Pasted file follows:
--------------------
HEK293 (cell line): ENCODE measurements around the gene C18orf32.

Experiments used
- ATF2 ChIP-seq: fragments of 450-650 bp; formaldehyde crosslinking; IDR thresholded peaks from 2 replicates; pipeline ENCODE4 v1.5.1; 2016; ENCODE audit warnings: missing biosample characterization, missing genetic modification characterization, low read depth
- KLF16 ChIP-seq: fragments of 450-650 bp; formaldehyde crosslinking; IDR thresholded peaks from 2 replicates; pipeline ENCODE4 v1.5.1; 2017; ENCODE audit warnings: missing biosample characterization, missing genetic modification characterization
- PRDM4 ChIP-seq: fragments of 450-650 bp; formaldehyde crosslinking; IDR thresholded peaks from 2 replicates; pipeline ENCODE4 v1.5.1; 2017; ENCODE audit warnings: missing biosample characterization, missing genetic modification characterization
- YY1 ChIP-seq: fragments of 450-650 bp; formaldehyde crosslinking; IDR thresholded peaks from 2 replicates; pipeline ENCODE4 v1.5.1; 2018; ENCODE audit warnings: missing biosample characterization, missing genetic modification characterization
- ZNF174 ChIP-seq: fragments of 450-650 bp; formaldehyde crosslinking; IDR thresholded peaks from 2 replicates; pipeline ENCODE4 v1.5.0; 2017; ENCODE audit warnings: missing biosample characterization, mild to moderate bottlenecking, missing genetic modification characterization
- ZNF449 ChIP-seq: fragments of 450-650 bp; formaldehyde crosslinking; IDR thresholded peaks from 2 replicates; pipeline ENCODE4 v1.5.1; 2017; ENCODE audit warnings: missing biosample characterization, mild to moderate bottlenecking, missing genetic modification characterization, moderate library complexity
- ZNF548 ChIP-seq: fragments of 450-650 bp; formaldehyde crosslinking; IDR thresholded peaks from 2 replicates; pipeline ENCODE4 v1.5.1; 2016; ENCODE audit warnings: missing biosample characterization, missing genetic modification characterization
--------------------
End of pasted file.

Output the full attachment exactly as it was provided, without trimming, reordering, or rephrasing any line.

HEK293 (cell line): ENCODE measurements around the gene C18orf32.

Experiments used
- ATF2 ChIP-seq: fragments of 450-650 bp; formaldehyde crosslinking; IDR thresholded peaks from 2 replicates; pipeline ENCODE4 v1.5.1; 2016; ENCODE audit warnings: missing biosample characterization, missing genetic modification characterization, low read depth
- KLF16 ChIP-seq: fragments of 450-650 bp; formaldehyde crosslinking; IDR thresholded peaks from 2 replicates; pipeline ENCODE4 v1.5.1; 2017; ENCODE audit warnings: missing biosample characterization, missing genetic modification characterization
- PRDM4 ChIP-seq: fragments of 450-650 bp; formaldehyde crosslinking; IDR thresholded peaks from 2 replicates; pipeline ENCODE4 v1.5.1; 2017; ENCODE audit warnings: missing biosample characterization, missing genetic modification characterization
- YY1 ChIP-seq: fragments of 450-650 bp; formaldehyde crosslinking; IDR thresholded peaks from 2 replicates; pipeline ENCODE4 v1.5.1; 2018; ENCODE audit warnings: missing biosample characterization, missing genetic modification characterization
- ZNF174 ChIP-seq: fragments of 450-650 bp; formaldehyde crosslinking; IDR thresholded peaks from 2 replicates; pipeline ENCODE4 v1.5.0; 2017; ENCODE audit warnings: missing biosample characterization, mild to moderate bottlenecking, missing genetic modification characterization
- ZNF449 ChIP-seq: fragments of 450-650 bp; formaldehyde crosslinking; IDR thresholded peaks from 2 replicates; pipeline ENCODE4 v1.5.1; 2017; ENCODE audit warnings: missing biosample characterization, mild to moderate bottlenecking, missing genetic modification characterization, moderate library complexity
- ZNF548 ChIP-seq: fragments of 450-650 bp; formaldehyde crosslinking; IDR thresholded peaks from 2 replicates; pipeline ENCODE4 v1.5.1; 2016; ENCODE audit warnings: missing biosample characterization, missing genetic modification characterization